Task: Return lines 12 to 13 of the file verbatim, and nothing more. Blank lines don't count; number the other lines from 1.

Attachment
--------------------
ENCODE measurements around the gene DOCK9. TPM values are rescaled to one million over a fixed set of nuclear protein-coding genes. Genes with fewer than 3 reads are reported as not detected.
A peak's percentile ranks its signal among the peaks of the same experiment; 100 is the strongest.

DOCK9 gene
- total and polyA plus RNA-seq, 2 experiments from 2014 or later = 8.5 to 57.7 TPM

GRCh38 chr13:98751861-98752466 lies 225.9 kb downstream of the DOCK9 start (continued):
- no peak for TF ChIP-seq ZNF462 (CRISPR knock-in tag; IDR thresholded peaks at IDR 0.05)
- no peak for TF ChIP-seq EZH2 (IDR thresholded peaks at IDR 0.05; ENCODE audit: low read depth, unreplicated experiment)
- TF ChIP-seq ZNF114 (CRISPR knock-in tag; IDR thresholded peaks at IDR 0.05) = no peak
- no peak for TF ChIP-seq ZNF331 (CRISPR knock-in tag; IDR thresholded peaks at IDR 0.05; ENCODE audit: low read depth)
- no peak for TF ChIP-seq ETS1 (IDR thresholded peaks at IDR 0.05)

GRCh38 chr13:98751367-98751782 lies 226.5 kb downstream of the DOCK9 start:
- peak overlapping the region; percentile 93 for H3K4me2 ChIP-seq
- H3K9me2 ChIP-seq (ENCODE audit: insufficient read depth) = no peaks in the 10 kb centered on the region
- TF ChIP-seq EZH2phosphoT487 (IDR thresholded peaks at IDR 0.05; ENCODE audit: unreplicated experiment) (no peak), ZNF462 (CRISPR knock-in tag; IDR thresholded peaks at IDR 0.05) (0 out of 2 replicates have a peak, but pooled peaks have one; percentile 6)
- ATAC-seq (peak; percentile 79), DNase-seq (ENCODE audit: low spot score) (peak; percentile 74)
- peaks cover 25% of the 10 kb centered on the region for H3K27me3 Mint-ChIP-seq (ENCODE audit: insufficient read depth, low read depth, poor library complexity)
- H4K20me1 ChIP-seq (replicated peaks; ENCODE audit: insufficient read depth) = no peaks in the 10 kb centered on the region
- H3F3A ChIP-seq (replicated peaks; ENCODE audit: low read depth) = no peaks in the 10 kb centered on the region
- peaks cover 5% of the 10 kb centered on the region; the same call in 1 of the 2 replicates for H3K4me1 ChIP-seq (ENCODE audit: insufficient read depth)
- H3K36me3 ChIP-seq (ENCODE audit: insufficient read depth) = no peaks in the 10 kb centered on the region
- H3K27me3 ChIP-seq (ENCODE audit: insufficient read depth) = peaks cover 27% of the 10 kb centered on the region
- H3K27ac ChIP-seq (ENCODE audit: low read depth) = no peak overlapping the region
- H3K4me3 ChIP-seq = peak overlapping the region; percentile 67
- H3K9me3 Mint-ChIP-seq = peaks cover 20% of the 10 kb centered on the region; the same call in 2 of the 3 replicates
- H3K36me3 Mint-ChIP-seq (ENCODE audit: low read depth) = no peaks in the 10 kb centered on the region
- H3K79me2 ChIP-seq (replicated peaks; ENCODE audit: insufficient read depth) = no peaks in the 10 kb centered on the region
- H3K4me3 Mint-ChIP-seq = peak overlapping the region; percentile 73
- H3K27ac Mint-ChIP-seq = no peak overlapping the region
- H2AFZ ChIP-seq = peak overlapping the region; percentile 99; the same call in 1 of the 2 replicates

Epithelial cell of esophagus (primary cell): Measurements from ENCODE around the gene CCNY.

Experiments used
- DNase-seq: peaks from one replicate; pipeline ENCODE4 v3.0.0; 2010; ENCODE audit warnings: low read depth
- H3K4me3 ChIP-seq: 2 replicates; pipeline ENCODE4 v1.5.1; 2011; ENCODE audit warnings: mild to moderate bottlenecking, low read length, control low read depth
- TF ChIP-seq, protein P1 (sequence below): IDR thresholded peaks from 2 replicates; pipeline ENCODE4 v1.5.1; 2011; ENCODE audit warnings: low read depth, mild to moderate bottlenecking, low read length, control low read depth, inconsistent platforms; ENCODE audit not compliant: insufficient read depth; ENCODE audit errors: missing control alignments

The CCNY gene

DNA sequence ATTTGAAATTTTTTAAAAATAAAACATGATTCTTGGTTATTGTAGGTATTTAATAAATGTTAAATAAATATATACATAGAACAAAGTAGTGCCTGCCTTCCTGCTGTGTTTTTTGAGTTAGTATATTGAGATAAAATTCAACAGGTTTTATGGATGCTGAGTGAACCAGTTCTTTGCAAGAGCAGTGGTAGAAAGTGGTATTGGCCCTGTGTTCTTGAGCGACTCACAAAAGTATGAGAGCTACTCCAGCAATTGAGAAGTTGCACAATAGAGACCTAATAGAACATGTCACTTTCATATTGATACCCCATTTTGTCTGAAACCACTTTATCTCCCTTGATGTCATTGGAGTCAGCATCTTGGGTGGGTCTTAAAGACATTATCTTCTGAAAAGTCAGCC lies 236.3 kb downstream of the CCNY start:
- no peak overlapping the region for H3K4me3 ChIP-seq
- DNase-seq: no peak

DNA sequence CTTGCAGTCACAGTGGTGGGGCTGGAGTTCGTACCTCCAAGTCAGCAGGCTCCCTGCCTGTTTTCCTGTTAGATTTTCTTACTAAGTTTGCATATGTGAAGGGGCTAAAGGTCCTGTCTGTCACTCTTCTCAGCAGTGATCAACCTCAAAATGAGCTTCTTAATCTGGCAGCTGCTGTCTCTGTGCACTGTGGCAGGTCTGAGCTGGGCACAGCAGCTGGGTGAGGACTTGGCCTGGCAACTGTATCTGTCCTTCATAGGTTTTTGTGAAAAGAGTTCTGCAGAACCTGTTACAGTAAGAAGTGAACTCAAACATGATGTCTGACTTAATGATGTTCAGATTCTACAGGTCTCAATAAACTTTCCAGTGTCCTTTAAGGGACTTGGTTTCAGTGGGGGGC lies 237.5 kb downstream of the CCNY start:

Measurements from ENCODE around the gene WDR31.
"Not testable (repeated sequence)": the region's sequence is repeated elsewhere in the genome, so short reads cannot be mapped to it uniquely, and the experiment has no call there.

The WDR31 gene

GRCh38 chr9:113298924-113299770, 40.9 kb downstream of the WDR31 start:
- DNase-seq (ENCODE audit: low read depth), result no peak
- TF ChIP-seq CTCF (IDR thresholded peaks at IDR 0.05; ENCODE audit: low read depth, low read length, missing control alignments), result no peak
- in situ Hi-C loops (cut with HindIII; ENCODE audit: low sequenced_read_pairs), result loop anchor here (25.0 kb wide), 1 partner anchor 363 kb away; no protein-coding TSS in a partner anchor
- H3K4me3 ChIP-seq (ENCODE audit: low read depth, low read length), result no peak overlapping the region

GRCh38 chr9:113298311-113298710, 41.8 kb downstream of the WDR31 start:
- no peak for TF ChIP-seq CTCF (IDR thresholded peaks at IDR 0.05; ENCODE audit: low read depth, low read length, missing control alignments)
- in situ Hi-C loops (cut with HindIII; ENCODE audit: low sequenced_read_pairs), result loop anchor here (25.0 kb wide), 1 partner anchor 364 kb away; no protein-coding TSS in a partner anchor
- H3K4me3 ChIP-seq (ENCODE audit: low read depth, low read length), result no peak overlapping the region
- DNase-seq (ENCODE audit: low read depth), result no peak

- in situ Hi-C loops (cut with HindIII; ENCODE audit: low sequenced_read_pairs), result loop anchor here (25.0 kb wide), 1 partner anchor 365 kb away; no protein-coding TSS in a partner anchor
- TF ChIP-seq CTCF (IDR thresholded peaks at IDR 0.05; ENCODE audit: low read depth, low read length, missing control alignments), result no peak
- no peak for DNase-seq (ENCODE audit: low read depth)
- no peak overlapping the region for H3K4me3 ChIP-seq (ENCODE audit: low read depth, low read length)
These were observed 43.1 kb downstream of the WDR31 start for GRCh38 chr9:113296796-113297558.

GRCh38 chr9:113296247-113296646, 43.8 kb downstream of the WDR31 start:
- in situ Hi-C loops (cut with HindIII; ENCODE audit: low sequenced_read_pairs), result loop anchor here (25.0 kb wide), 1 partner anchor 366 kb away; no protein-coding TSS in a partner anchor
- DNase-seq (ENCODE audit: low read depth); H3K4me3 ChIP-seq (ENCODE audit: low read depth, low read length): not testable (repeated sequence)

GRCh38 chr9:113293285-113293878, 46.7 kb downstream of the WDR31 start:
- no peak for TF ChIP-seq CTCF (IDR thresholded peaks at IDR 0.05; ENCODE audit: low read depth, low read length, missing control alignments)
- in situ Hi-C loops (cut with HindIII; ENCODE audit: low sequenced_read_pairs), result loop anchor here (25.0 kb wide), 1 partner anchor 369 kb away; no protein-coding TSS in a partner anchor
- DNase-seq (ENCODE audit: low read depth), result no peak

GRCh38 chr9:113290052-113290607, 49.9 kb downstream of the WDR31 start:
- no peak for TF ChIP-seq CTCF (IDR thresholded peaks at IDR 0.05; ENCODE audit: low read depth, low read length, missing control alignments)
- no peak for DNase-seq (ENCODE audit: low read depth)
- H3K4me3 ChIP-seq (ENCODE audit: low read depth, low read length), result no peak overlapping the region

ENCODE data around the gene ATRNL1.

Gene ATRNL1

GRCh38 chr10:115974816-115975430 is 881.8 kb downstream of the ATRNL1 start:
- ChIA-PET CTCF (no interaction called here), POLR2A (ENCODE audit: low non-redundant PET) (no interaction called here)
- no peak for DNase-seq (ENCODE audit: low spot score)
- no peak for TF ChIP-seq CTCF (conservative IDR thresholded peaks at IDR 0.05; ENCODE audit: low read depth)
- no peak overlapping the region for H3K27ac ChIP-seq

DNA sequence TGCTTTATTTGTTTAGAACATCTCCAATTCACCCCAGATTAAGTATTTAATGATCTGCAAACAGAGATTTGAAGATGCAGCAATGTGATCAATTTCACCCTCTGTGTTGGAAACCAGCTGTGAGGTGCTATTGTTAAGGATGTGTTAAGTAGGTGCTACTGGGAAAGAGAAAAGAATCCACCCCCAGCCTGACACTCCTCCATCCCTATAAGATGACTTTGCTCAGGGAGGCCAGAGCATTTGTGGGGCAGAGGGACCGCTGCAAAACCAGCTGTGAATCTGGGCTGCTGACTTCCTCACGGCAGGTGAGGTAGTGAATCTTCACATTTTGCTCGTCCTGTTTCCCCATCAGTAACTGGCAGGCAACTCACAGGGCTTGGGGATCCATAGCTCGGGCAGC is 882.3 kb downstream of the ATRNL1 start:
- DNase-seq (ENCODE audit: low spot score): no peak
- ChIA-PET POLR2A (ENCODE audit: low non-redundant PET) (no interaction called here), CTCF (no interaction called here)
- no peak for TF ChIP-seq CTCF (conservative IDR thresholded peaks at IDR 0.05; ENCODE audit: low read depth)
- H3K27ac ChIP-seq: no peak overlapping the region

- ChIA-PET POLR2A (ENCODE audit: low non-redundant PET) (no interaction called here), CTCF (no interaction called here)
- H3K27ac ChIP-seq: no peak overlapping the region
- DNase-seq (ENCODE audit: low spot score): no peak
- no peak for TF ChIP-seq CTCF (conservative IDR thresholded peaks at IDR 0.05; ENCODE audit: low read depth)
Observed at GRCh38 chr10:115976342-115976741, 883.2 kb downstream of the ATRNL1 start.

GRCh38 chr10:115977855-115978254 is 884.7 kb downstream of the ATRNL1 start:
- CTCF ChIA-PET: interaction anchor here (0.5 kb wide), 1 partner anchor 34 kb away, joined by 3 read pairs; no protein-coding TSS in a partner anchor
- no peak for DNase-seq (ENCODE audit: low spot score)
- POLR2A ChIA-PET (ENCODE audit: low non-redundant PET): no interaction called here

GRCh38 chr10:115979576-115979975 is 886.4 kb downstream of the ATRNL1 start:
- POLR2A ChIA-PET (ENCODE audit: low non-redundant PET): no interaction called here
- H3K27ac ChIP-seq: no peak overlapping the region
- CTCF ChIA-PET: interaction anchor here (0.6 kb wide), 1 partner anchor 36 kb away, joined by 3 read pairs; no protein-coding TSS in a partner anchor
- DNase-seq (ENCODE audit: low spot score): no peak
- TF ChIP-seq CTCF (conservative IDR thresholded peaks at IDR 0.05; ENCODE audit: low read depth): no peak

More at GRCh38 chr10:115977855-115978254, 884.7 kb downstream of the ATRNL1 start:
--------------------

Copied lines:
- peak overlapping the region; percentile 93 for H3K4me2 ChIP-seq
- H3K9me2 ChIP-seq (ENCODE audit: insufficient read depth) = no peaks in the 10 kb centered on the region